21.         A CSB review of the alternative methods for production of MIC discloses that numerous alternatives to the procedures historically employed at the Institute facility have been considered and either  discarded  because  of  the  economic  costs  of  the  alternative,  or  never  carried  through  to completion  because  of the  multiple  changes  in ownership  and  management  of the  Institute  facility.  And, as noted, the NAS has not completed its own Congressionally mandated study of the inherent risks of manufacturing MIC in a major population center.

22.           Both the Occupational Safety and Health Administration (OSHA) and the Environmental Protection  Agency  (EPA)  had  conducted  process  safety  related  audits  and  inspections  at  the  Bayer facility prior to the incident in August 2008. However, the inspections did not correct all the serious, longstanding process safety problems that were revealed by investigations conducted after the incident. Despite full authority to inspect and a mandatory duty to enforce the labor laws of the United States, OSHA has not inspected, and does not intend to inspect, Bayer’s MIC production facility in Institute, WV since the modifications of the plant announced on January 11, 2001 to determine that Bayer’s claimed improvements  since  the  August  28,  2008  explosion  conform  with  applicable  law  and  do  not  place American workers at an unreasonable risk of serious bodily injury and/or loss of life.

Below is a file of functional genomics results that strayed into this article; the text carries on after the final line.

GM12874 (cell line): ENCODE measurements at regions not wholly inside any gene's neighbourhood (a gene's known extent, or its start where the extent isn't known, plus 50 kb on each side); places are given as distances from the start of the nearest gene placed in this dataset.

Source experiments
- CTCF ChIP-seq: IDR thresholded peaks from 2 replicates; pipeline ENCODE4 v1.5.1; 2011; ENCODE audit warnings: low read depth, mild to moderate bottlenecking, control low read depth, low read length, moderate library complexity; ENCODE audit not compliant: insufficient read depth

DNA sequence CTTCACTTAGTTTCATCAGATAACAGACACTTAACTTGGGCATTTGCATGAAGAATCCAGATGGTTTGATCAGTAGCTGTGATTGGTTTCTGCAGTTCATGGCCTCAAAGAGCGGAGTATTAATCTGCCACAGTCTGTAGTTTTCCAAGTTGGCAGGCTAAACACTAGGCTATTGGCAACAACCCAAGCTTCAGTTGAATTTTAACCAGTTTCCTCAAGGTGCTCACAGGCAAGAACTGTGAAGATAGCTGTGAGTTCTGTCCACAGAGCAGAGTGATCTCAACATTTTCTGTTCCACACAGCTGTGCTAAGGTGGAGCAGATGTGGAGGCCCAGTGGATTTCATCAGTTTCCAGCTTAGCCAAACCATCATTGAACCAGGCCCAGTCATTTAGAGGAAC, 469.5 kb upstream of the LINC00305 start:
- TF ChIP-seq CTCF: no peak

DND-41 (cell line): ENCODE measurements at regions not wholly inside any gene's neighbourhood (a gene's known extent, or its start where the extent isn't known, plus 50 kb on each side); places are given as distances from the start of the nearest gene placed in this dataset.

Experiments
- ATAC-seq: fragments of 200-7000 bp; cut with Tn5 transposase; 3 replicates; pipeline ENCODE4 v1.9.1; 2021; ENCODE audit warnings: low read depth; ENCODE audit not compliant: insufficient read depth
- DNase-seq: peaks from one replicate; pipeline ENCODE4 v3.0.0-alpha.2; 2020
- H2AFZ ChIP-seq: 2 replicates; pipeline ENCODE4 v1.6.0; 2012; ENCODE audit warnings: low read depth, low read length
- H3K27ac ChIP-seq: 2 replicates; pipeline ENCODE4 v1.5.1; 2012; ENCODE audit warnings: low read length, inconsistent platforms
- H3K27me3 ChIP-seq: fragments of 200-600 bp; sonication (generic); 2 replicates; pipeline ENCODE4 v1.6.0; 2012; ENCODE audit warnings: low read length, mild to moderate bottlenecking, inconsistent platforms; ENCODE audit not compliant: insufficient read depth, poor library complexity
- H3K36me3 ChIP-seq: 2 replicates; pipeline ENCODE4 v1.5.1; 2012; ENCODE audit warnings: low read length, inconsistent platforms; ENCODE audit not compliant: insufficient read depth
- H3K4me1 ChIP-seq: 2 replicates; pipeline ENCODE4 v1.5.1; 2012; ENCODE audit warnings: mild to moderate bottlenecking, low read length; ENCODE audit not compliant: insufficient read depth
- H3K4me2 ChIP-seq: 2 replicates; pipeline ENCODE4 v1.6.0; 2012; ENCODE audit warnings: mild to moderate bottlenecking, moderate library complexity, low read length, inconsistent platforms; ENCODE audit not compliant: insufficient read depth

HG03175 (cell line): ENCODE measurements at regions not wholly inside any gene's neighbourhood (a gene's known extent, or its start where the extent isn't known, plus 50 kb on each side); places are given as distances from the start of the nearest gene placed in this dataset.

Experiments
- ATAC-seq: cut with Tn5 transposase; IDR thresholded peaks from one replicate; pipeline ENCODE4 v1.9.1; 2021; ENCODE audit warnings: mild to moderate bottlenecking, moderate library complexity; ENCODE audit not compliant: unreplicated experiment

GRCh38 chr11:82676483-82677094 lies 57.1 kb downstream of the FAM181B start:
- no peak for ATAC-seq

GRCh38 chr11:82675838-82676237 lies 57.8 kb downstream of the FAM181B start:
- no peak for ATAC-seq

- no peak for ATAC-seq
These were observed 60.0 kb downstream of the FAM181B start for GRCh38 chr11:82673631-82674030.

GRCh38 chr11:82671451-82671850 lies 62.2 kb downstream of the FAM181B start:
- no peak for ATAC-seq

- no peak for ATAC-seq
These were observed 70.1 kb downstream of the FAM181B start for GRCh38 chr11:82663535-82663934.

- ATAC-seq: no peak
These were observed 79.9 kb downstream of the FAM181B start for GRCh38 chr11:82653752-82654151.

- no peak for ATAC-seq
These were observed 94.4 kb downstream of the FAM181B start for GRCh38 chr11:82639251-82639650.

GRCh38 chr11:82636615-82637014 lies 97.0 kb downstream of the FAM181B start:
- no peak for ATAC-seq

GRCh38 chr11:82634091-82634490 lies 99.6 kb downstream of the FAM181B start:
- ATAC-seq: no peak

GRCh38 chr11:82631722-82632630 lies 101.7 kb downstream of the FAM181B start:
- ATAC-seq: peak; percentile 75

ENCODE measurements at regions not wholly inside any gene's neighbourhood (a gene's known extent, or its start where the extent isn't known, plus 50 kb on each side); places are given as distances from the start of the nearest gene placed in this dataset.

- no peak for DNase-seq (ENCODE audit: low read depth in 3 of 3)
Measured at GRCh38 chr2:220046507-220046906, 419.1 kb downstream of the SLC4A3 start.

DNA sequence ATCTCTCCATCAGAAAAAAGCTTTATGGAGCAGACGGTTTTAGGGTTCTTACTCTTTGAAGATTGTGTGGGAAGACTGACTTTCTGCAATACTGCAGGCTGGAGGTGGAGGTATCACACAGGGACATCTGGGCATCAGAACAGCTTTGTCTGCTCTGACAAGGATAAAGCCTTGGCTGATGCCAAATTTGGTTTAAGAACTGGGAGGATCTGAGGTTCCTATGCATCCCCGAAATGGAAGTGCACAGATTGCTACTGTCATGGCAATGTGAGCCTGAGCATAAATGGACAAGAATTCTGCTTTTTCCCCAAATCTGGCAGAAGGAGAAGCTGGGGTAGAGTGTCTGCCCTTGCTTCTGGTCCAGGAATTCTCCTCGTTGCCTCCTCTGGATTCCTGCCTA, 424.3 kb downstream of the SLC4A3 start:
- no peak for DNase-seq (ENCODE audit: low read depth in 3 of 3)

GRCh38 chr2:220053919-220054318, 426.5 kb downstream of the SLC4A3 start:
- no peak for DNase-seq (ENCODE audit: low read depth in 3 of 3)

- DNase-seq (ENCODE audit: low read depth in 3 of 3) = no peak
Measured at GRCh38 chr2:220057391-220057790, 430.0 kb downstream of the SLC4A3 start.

23.         OSHA cited Bayer for deficient process hazard analyses in 2005; however OSHA did not subsequently verify that corrective actions were fully implemented by Bayer, and deficient PHAs were a causal factor in the August  2008 incident.  Despite  full authority  to inspect  and a mandatory  duty to enforce the environmental  laws of the United States, EPA has not inspected,  and does not intend to inspect, Bayer’s MIC production facility in Institute, WV since the modifications of the plant announced on  January  11,  2001  to  determine  that  Bayerss  claimed  improvements  since  the  August  28,  2008 explosion  conform with applicable  law and do not place American citizens at an unreasonable  risk of serious bodily injury and/or loss of life.

 

 CAUSE OF ACTION: http://www.prosepoint.net/site/64/1573